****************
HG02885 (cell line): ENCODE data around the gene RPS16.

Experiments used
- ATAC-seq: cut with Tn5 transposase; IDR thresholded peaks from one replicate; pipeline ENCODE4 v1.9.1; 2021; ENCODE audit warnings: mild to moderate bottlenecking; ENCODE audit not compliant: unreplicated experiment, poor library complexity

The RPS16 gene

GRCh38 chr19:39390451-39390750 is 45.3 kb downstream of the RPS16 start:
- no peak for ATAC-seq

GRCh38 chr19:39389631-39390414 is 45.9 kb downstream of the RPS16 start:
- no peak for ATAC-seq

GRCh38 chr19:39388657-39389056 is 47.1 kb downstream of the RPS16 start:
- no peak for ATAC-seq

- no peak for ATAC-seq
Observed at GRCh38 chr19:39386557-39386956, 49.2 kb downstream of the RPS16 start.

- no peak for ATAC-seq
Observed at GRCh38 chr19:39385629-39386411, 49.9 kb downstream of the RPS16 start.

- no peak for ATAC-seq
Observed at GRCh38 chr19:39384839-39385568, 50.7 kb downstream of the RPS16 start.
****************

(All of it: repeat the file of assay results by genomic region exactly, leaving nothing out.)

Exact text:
HG02885 (cell line): ENCODE data around the gene RPS16.

Experiments used
- ATAC-seq: cut with Tn5 transposase; IDR thresholded peaks from one replicate; pipeline ENCODE4 v1.9.1; 2021; ENCODE audit warnings: mild to moderate bottlenecking; ENCODE audit not compliant: unreplicated experiment, poor library complexity

The RPS16 gene

GRCh38 chr19:39390451-39390750 is 45.3 kb downstream of the RPS16 start:
- no peak for ATAC-seq

GRCh38 chr19:39389631-39390414 is 45.9 kb downstream of the RPS16 start:
- no peak for ATAC-seq

GRCh38 chr19:39388657-39389056 is 47.1 kb downstream of the RPS16 start:
- no peak for ATAC-seq

- no peak for ATAC-seq
Observed at GRCh38 chr19:39386557-39386956, 49.2 kb downstream of the RPS16 start.

- no peak for ATAC-seq
Observed at GRCh38 chr19:39385629-39386411, 49.9 kb downstream of the RPS16 start.

- no peak for ATAC-seq
Observed at GRCh38 chr19:39384839-39385568, 50.7 kb downstream of the RPS16 start.